The New Testament (Koine Greek: Ἡ Καινὴ Διαθήκη, Hē Kainḕ Diathḗkē) is the second major part of the Christian biblical canon, the first part being the Old Testament. Although they hold different views from Jews about the Old Testament, Christians regard both the Old and New Testaments together as sacred scripture. The contents of the New Testament deal explicitly with first-century Christianity. Therefore, the New Testament (in whole or in part) has accompanied the spread of Christianity around the world. It serves as the main source for Christian theology and morality. Both extended readings and phrases directly from the New Testament are also incorporated (along with readings from the Old Testament) into the various Christian liturgies. The New Testament has influenced religious, philosophical, and political movements in Christiandom, and left an indelible mark on its literature, art, and music.
The New Testament is an anthology, a collection of Christian works written in the common Greek language of the first century, at different times by various writers, who were early Jewish disciples of Jesus Christ. In almost all Christian traditions today, the New Testament consists of 27 books. The original texts were written in the first century of the Christian Era, mostly in Koine Greek, which was the common language of the Eastern Mediterranean from the Conquests of Alexander the Great (335–323 BC) until the evolution of Byzantine Greek (c. 600).
Collections of related texts such as letters of the Apostle Paul and the Canonical Gospels of Matthew, Mark, Luke and John were joined to other collections and single works in different combinations to form various Christian canons of Scripture. Over time, some disputed books, such as the Book of Revelation and the Minor Catholic (General) Epistles were introduced into canons in which they were originally absent. The twenty-seven-book canon of the New Testament, at least since Late Antiquity, has been almost universally recognized within Christianity.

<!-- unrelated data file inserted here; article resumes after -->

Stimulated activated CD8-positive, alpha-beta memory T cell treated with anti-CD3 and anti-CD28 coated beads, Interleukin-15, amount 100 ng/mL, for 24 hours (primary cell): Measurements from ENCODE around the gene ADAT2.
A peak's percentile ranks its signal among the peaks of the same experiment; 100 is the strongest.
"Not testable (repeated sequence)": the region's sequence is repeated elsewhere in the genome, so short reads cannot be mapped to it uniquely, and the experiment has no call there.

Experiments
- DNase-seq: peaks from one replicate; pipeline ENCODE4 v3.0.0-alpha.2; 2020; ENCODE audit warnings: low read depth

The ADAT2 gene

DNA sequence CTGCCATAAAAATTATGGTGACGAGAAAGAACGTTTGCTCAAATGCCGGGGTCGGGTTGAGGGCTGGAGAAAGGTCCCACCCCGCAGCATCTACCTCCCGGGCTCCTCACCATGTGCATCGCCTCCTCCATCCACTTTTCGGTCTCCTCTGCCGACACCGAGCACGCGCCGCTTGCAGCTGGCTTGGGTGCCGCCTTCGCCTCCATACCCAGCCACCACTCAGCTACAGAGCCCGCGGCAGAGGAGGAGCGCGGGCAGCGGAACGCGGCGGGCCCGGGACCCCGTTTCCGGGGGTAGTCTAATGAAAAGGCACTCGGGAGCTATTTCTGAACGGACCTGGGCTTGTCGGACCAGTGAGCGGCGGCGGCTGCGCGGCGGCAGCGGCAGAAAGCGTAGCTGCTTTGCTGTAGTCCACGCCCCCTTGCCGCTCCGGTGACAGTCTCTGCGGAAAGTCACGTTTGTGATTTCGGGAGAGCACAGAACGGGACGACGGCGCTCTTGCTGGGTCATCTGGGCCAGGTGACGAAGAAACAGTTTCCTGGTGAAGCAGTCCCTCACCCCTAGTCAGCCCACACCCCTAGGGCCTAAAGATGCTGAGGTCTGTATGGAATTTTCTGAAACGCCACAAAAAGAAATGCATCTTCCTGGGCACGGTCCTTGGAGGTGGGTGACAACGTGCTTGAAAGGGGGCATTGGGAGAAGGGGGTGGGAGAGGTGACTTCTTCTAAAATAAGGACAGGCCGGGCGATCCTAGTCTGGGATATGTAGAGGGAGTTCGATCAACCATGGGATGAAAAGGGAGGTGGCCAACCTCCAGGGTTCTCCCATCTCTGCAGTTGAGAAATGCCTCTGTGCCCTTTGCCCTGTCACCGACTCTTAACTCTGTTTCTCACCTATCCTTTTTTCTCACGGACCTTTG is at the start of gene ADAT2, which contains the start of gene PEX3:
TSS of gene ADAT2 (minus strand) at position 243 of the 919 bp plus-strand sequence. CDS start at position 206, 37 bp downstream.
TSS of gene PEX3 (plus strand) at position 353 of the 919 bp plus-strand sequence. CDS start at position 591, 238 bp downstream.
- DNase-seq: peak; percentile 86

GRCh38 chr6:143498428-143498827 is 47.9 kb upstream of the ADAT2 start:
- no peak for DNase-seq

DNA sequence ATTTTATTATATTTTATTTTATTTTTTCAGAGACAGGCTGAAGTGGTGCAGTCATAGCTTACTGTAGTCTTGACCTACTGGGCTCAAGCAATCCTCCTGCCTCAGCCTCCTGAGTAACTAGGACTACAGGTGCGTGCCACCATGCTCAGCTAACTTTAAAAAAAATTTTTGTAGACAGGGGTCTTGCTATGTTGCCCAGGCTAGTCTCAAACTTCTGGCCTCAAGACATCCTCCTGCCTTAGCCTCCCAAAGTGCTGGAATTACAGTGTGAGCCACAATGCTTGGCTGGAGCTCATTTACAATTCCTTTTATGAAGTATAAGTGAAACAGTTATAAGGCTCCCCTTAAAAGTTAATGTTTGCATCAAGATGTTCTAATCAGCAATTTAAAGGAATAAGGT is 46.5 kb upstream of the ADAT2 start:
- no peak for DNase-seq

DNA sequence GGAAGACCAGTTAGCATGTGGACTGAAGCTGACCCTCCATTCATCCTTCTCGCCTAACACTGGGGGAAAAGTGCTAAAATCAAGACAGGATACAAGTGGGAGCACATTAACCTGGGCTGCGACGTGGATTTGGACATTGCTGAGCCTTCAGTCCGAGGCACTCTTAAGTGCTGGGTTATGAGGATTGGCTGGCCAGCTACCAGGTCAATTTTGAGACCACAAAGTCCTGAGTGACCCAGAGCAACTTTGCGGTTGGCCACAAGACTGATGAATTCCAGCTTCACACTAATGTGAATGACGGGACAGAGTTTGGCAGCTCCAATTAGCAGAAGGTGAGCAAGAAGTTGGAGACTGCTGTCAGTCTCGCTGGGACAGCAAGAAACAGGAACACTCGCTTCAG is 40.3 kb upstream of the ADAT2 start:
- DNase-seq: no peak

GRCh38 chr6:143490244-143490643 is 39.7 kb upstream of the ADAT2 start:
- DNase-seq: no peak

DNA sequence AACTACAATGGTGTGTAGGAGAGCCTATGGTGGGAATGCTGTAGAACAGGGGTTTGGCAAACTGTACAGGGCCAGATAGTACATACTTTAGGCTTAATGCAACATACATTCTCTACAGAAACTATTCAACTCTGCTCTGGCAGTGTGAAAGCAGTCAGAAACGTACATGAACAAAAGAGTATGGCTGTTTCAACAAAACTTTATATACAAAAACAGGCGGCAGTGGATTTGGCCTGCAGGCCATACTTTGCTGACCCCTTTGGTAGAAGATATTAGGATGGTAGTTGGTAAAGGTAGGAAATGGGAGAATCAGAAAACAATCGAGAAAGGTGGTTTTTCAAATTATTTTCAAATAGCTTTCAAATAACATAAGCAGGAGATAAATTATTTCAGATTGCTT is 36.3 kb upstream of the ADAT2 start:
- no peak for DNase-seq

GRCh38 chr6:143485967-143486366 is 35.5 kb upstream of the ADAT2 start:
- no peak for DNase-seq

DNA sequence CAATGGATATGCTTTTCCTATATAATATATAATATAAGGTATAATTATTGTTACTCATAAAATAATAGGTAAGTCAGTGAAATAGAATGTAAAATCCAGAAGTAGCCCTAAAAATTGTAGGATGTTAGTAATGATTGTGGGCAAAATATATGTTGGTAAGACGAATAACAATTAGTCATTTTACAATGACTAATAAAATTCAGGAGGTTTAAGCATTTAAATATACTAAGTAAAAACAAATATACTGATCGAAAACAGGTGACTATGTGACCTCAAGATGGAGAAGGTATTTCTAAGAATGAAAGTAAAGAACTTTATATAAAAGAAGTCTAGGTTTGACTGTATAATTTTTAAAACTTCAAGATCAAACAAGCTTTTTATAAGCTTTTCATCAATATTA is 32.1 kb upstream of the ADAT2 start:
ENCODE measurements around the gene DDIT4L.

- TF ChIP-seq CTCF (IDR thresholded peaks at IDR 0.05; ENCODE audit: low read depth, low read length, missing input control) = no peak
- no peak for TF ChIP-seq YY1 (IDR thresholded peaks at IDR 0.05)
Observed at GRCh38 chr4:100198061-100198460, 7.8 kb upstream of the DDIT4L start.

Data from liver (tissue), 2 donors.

The New Testament consists of
- four narratives of the life, teaching, death and resurrection of Jesus, called "gospels" (or "good news" accounts);
- a narrative of the Apostles' ministries in the early church, called the "Acts of the Apostles", and probably written by the same writer as the Gospel of Luke, which it continues;
- twenty-one letters, often called "epistles" in the biblical context, written by various authors, and consisting of Christian doctrine, counsel, instruction, and conflict resolution; and
- an Apocalypse, the Book of Revelation, which is a book of prophecy, containing some instructions to seven local congregations of Asia Minor, but mostly containing prophetical symbolism, about the end times.